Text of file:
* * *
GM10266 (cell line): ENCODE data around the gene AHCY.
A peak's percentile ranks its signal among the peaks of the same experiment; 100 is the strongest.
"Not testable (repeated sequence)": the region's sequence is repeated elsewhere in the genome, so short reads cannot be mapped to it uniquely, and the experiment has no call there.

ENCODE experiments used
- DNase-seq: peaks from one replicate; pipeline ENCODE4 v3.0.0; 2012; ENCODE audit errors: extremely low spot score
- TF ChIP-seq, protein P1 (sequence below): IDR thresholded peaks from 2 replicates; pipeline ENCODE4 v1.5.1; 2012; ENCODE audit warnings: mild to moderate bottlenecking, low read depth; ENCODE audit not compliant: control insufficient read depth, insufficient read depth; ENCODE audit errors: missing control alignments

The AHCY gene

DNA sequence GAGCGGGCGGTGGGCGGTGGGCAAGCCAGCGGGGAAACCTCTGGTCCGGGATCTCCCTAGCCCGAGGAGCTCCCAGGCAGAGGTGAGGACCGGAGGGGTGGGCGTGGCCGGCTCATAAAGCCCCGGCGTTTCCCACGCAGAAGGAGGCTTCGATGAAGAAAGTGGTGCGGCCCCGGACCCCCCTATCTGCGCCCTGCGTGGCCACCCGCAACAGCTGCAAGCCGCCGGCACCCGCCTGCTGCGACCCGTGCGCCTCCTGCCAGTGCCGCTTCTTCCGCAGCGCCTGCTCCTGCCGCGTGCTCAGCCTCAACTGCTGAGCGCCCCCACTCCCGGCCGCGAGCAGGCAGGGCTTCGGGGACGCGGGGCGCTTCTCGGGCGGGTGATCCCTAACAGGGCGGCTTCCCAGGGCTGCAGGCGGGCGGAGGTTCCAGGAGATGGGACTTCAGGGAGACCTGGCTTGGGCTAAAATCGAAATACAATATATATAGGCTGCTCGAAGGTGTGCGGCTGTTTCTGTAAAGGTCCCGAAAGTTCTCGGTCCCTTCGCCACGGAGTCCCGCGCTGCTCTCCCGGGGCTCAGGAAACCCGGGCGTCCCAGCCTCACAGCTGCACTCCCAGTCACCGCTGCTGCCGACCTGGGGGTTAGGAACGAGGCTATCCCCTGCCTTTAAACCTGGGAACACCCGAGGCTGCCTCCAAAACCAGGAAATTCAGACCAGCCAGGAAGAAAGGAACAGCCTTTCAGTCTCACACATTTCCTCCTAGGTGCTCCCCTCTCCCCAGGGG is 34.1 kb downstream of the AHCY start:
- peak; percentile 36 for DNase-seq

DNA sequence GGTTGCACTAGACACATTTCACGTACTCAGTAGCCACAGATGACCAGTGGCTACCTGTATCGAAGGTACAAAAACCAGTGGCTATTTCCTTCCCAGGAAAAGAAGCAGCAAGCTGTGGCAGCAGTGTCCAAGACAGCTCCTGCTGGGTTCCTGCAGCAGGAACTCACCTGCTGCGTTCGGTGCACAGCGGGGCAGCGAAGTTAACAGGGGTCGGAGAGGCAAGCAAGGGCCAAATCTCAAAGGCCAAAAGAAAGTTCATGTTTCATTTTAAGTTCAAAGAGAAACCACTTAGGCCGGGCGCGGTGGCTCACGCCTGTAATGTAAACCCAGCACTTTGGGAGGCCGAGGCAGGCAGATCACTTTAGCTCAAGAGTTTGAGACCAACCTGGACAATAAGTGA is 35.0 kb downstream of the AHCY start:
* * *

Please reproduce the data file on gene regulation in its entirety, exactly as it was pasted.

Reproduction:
GM10266 (cell line): ENCODE data around the gene AHCY.
A peak's percentile ranks its signal among the peaks of the same experiment; 100 is the strongest.
"Not testable (repeated sequence)": the region's sequence is repeated elsewhere in the genome, so short reads cannot be mapped to it uniquely, and the experiment has no call there.

ENCODE experiments used
- DNase-seq: peaks from one replicate; pipeline ENCODE4 v3.0.0; 2012; ENCODE audit errors: extremely low spot score
- TF ChIP-seq, protein P1 (sequence below): IDR thresholded peaks from 2 replicates; pipeline ENCODE4 v1.5.1; 2012; ENCODE audit warnings: mild to moderate bottlenecking, low read depth; ENCODE audit not compliant: control insufficient read depth, insufficient read depth; ENCODE audit errors: missing control alignments

The AHCY gene

DNA sequence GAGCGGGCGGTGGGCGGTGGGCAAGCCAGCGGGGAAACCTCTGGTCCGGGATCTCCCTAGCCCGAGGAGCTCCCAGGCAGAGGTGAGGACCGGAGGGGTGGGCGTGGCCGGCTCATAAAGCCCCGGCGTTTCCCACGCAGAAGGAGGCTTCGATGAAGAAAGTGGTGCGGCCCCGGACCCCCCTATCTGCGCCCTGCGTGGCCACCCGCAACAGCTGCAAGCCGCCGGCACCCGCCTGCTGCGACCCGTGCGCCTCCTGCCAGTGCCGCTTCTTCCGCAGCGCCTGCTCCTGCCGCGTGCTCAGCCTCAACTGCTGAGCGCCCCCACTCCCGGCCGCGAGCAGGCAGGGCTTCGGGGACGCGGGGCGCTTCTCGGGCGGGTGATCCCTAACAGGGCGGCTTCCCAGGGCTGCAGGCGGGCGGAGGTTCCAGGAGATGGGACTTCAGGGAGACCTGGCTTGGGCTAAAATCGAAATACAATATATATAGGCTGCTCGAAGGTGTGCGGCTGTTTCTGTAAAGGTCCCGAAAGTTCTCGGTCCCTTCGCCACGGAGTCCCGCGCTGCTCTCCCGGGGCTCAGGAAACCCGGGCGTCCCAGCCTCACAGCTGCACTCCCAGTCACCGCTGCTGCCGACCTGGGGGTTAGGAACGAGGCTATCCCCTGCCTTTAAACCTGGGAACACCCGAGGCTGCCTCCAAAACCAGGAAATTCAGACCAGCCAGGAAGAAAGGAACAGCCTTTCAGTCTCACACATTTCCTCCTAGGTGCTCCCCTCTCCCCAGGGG is 34.1 kb downstream of the AHCY start:
- peak; percentile 36 for DNase-seq

DNA sequence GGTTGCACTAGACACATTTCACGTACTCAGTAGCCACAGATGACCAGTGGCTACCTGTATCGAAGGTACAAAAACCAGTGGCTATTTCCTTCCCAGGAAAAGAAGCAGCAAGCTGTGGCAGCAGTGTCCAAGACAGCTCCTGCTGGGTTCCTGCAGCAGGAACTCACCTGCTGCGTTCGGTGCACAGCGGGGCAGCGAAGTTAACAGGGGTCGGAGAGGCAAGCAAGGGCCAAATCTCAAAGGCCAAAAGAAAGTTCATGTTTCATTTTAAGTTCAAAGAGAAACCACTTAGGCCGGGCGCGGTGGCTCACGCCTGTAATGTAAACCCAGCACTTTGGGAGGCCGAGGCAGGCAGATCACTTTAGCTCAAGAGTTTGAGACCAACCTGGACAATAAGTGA is 35.0 kb downstream of the AHCY start: